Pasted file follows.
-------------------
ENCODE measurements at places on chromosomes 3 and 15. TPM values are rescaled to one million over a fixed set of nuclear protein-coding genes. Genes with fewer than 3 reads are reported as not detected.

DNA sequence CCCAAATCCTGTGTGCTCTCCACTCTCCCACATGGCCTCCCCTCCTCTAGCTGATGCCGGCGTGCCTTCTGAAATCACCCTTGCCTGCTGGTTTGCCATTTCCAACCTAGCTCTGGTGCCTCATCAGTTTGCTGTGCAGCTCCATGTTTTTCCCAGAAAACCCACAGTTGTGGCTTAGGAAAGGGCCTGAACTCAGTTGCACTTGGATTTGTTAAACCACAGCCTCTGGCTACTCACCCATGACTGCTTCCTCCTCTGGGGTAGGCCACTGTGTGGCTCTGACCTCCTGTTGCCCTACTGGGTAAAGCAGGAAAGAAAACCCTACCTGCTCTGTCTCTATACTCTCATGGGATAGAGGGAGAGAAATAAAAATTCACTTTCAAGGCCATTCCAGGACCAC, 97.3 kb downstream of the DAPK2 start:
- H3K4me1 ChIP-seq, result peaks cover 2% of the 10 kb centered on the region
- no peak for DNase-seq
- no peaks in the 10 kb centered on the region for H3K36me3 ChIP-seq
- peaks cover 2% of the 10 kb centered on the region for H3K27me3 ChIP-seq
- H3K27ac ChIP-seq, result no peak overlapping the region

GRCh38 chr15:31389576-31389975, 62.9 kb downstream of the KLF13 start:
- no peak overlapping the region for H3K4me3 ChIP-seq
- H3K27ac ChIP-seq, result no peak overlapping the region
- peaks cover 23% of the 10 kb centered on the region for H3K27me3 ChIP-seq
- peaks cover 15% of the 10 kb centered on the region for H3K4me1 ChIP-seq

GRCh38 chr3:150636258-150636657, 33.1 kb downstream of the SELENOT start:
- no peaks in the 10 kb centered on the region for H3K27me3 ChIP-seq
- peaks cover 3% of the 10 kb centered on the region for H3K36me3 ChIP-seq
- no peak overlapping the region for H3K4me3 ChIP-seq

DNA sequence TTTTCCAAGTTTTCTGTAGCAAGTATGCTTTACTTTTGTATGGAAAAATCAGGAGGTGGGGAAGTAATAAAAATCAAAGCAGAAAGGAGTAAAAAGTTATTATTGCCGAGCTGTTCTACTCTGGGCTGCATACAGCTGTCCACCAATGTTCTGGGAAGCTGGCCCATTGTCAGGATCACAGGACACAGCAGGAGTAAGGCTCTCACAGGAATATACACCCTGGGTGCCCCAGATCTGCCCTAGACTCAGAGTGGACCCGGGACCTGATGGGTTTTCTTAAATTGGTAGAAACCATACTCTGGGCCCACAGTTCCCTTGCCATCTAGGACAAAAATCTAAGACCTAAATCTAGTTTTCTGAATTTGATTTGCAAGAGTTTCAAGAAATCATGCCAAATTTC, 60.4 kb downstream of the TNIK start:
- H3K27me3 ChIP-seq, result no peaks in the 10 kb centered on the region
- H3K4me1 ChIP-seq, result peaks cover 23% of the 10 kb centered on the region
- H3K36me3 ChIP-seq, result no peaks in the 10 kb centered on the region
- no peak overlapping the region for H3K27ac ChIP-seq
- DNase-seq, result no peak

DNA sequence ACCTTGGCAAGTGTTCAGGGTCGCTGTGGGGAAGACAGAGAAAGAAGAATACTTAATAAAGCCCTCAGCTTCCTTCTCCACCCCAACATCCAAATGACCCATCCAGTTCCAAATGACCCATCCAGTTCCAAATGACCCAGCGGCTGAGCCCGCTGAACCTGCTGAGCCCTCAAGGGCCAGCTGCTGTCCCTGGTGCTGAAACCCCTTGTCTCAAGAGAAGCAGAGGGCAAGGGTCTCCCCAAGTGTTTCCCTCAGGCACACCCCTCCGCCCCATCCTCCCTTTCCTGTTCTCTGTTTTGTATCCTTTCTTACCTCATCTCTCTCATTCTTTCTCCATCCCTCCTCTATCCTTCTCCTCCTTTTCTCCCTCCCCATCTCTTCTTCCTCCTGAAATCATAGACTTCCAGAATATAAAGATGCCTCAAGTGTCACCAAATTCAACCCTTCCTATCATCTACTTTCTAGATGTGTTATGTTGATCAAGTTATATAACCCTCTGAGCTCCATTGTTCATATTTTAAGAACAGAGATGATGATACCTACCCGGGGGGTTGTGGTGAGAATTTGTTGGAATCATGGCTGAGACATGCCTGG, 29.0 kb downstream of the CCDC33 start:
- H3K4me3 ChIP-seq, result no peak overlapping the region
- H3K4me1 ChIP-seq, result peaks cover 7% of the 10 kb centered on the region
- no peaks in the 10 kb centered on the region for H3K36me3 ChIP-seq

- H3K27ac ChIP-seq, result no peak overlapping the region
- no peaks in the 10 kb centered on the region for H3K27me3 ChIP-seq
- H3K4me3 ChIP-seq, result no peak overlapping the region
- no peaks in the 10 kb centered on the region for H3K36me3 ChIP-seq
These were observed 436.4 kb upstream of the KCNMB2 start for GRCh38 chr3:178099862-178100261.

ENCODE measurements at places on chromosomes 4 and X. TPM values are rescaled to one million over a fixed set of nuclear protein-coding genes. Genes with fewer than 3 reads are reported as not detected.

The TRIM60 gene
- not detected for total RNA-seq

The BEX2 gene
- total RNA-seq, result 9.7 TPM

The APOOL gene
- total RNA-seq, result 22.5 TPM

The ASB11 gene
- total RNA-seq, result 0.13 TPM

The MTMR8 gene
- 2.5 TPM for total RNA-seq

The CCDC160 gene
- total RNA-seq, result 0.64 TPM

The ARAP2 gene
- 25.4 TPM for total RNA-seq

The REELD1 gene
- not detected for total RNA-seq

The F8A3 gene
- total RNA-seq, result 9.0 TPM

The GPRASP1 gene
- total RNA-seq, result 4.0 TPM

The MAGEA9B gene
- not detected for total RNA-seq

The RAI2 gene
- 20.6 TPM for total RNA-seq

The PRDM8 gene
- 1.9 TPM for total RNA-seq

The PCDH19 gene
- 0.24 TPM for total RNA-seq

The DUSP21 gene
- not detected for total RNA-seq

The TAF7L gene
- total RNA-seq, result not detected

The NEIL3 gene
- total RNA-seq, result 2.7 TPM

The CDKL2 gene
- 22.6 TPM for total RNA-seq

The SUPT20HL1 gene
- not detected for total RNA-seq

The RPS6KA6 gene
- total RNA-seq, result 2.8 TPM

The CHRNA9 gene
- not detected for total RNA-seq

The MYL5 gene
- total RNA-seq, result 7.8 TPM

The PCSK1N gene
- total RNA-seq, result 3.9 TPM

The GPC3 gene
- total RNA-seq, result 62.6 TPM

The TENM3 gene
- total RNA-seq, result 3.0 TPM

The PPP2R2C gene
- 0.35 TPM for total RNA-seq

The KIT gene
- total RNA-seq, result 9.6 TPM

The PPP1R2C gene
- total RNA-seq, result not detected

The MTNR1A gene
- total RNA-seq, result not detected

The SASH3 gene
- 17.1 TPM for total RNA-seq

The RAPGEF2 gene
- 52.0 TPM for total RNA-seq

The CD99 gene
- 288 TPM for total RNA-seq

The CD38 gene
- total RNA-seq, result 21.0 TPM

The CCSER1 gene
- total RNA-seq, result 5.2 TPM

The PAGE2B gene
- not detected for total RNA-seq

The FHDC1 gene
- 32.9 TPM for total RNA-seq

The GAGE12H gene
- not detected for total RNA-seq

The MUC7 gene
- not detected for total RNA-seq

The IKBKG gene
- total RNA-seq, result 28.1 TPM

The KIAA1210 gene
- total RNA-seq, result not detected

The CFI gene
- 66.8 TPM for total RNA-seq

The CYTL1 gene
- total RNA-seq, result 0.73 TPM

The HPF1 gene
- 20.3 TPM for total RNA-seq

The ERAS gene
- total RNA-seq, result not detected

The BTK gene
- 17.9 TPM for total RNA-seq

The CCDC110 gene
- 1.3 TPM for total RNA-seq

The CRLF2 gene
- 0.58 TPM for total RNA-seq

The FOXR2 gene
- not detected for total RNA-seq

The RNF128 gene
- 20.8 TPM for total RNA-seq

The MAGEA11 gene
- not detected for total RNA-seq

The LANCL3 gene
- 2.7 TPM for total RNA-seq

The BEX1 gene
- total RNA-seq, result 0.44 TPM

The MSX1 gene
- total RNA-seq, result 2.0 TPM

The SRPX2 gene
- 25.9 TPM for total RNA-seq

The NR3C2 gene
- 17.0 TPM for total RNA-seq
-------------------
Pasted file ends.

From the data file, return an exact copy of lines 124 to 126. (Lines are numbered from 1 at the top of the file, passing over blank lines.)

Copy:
- 1.3 TPM for total RNA-seq

The CRLF2 gene
- 0.58 TPM for total RNA-seq